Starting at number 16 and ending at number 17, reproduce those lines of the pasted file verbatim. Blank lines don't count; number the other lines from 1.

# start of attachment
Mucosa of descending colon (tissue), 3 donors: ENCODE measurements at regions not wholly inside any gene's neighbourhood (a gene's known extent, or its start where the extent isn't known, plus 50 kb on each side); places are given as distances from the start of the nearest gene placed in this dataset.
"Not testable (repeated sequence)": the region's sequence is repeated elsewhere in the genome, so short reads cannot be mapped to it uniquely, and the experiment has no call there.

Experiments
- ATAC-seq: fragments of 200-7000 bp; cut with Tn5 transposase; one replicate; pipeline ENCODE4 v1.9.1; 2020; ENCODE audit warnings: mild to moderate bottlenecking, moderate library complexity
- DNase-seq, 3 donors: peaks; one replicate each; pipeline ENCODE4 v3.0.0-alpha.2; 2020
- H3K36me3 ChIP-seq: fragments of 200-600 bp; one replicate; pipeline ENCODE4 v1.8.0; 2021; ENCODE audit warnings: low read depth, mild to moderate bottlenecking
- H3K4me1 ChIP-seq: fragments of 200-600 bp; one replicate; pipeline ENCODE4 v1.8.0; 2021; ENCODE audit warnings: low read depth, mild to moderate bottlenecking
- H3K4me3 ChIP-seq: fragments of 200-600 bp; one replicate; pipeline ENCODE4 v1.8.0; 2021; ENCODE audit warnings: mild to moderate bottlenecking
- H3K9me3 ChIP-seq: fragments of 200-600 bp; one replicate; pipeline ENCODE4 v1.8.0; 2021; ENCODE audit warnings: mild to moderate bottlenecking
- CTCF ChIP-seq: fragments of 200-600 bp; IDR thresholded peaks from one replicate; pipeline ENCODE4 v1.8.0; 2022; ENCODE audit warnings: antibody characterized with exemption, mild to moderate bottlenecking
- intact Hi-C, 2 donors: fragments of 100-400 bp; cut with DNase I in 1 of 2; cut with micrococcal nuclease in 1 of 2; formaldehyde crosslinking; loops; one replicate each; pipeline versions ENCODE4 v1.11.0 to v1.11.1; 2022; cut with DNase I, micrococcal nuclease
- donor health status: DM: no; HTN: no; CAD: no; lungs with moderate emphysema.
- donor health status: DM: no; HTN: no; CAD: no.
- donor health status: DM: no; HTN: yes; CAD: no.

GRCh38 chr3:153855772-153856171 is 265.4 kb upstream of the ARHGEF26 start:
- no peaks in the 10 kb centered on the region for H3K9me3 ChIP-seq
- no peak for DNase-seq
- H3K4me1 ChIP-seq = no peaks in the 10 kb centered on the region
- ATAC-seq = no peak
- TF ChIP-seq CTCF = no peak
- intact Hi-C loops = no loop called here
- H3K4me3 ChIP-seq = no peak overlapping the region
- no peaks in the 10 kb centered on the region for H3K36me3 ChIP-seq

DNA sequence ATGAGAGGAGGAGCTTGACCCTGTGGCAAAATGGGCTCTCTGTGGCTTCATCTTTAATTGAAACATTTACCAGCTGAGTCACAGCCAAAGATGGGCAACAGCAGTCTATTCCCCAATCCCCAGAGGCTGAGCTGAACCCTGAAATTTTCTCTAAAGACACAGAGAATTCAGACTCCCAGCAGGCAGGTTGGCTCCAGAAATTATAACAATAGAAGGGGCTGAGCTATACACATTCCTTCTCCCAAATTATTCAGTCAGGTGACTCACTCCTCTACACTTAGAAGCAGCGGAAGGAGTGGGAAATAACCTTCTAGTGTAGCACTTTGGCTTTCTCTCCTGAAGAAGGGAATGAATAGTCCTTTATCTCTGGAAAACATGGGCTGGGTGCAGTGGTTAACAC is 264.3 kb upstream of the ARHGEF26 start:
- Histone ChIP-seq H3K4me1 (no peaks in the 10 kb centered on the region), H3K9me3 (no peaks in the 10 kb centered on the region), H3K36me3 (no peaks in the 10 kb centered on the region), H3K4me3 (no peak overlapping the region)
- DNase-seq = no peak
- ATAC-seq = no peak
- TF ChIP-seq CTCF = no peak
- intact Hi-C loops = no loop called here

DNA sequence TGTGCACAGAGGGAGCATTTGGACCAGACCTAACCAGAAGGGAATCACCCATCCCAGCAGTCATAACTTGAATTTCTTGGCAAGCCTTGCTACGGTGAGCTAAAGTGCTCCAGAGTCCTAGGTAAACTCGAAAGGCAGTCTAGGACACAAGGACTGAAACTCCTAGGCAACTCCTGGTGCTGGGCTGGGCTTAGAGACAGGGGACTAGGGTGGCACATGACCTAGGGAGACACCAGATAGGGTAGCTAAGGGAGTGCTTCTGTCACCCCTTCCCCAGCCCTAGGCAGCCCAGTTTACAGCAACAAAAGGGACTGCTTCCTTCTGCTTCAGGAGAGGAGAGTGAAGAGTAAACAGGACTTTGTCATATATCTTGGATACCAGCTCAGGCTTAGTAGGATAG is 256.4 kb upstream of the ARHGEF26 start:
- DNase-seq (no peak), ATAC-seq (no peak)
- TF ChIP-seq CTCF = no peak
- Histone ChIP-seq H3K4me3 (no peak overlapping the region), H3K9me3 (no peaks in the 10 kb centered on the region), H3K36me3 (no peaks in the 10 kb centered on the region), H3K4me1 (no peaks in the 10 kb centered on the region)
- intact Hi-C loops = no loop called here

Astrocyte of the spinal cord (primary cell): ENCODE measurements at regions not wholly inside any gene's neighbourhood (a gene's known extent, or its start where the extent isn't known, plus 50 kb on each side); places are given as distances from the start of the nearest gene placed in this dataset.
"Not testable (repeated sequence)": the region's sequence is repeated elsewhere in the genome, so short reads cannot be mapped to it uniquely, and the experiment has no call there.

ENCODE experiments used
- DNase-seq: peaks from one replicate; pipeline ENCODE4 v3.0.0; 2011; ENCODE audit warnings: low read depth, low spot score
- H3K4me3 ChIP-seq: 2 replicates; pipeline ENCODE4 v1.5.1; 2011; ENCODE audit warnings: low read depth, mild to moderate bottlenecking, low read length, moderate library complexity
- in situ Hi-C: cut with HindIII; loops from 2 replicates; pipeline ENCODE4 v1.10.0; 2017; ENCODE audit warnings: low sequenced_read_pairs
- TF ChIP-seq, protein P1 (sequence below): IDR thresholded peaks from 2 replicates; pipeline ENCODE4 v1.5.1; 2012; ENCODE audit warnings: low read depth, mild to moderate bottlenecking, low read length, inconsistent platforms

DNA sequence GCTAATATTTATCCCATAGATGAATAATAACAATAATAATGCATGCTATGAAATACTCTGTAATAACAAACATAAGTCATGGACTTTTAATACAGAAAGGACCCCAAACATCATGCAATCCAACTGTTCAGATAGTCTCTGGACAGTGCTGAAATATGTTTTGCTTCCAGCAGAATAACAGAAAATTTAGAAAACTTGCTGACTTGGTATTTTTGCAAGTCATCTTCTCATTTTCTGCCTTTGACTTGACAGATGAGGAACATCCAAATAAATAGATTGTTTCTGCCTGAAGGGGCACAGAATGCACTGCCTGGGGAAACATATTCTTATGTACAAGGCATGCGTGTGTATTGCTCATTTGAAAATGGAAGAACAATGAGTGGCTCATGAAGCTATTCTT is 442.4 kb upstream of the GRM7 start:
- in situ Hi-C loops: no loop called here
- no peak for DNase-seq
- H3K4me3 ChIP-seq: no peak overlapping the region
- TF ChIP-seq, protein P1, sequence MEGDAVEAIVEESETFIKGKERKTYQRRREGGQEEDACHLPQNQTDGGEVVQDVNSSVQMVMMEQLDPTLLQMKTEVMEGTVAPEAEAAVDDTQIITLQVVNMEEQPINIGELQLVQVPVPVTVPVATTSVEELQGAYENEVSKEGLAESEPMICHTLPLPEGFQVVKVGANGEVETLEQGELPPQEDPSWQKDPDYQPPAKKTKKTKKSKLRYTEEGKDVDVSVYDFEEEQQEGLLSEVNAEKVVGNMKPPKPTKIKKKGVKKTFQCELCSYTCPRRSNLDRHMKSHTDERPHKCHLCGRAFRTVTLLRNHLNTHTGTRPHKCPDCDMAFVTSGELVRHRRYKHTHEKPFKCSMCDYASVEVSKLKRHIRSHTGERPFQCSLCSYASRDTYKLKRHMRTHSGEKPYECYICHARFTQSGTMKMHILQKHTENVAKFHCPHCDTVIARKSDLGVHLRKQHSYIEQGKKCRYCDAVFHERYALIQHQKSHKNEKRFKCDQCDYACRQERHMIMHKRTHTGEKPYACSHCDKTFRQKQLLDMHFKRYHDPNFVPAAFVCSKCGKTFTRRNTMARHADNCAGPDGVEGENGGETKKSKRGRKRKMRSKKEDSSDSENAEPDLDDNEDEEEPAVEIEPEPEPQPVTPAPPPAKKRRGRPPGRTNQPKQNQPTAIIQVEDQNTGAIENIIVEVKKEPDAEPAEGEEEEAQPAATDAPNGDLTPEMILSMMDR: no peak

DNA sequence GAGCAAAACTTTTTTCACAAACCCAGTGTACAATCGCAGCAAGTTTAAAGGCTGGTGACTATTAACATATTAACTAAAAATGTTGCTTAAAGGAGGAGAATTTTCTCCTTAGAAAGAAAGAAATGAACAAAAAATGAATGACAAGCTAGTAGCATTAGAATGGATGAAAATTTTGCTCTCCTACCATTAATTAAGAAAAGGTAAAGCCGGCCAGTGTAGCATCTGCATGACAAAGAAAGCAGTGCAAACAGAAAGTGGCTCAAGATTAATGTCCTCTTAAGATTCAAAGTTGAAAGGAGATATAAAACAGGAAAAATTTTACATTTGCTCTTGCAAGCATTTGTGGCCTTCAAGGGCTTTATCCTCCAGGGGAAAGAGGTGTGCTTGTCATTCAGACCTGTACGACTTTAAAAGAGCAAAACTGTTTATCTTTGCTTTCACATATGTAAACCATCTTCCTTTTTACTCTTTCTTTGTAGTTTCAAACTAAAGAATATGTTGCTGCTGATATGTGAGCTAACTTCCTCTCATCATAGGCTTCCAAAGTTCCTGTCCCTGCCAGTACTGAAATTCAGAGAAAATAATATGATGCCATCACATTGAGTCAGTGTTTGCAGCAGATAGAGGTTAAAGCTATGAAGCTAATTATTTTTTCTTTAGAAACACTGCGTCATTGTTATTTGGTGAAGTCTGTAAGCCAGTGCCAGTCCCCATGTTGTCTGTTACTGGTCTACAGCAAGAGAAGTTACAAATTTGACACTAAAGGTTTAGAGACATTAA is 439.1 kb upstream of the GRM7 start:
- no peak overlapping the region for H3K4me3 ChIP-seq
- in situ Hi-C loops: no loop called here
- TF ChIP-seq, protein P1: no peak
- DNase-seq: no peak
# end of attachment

- no peaks in the 10 kb centered on the region for H3K9me3 ChIP-seq
- no peak for DNase-seq